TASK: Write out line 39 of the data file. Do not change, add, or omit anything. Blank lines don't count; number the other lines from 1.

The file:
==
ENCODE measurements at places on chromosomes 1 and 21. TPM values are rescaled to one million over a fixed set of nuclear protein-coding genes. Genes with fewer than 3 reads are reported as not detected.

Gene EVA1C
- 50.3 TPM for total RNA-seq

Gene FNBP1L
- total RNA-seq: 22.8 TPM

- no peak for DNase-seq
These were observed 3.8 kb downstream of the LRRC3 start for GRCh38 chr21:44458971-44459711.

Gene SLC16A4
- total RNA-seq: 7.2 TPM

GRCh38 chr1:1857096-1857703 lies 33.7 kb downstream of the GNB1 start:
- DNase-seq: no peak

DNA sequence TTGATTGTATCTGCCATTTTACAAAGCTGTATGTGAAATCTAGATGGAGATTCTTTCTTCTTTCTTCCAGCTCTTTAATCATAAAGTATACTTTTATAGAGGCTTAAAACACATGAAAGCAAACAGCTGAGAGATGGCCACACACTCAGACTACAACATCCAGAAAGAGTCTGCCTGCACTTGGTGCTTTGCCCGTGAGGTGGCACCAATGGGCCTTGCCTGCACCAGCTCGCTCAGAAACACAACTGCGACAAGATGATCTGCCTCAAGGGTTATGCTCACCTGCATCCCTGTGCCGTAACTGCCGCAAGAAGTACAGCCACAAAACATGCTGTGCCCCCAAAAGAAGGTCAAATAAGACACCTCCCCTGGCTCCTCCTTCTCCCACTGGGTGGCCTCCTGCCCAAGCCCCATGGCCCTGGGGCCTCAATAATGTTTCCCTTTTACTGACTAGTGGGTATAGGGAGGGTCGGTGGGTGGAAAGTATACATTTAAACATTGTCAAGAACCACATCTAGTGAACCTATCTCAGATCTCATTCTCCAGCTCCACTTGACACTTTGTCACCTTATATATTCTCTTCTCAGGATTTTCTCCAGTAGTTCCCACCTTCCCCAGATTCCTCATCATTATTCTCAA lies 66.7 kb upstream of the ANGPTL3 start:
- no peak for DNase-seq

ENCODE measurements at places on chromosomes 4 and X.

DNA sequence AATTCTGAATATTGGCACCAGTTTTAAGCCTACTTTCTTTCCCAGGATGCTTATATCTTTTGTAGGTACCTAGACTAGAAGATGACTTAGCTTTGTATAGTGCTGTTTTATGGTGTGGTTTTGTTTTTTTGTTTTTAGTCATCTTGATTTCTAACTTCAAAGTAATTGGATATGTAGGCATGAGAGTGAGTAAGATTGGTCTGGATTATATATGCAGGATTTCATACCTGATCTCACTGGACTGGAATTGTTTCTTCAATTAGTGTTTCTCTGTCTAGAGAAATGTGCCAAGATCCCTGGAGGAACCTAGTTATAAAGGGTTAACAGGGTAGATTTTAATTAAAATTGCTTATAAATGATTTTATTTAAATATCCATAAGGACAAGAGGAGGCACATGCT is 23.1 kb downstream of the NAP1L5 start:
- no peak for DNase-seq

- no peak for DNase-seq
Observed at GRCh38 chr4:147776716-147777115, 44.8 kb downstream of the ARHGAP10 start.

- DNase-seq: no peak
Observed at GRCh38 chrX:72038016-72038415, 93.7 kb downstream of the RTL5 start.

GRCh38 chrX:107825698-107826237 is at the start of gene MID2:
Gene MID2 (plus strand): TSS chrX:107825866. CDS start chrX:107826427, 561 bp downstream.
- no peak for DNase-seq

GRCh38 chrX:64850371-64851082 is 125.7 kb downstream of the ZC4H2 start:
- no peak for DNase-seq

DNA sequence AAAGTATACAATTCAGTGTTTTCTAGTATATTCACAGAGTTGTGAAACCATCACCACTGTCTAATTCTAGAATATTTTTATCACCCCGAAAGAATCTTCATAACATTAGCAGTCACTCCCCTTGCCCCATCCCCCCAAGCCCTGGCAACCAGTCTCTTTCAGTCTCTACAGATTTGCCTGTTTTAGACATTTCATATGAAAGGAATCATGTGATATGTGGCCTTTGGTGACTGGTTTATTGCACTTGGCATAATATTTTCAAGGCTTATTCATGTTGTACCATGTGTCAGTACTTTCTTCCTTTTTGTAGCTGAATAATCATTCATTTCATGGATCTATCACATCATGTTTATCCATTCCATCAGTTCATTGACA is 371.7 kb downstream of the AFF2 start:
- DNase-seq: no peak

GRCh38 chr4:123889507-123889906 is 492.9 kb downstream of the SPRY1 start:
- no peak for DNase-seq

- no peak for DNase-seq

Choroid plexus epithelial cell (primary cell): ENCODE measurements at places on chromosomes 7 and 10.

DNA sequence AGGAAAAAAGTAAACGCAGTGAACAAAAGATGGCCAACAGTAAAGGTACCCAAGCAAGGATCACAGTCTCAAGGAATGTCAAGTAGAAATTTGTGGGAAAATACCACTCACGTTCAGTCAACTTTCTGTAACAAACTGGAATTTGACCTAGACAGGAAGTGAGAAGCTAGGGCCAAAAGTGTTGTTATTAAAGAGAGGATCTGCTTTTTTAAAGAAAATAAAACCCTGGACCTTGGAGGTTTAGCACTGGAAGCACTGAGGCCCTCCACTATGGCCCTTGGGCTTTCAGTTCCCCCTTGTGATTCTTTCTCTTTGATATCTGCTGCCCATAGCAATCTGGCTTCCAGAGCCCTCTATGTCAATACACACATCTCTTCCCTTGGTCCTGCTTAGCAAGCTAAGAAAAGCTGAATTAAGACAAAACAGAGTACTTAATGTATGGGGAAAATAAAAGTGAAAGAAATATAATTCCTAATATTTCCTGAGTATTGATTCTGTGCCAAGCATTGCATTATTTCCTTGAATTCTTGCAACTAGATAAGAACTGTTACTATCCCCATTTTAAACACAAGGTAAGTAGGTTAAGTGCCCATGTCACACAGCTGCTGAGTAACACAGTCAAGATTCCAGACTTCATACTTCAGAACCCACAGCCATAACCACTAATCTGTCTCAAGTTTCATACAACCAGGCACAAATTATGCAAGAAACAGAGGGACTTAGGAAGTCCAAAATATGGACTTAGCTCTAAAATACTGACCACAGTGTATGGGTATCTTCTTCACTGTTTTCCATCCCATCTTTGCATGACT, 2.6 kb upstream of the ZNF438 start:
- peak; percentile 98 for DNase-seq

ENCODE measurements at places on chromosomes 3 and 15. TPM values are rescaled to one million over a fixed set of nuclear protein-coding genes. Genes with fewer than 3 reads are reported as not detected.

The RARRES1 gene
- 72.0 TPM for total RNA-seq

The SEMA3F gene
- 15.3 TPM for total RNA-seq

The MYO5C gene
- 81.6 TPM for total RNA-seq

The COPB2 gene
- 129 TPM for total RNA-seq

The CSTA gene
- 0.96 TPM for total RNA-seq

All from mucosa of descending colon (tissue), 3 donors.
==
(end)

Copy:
The MYO5C gene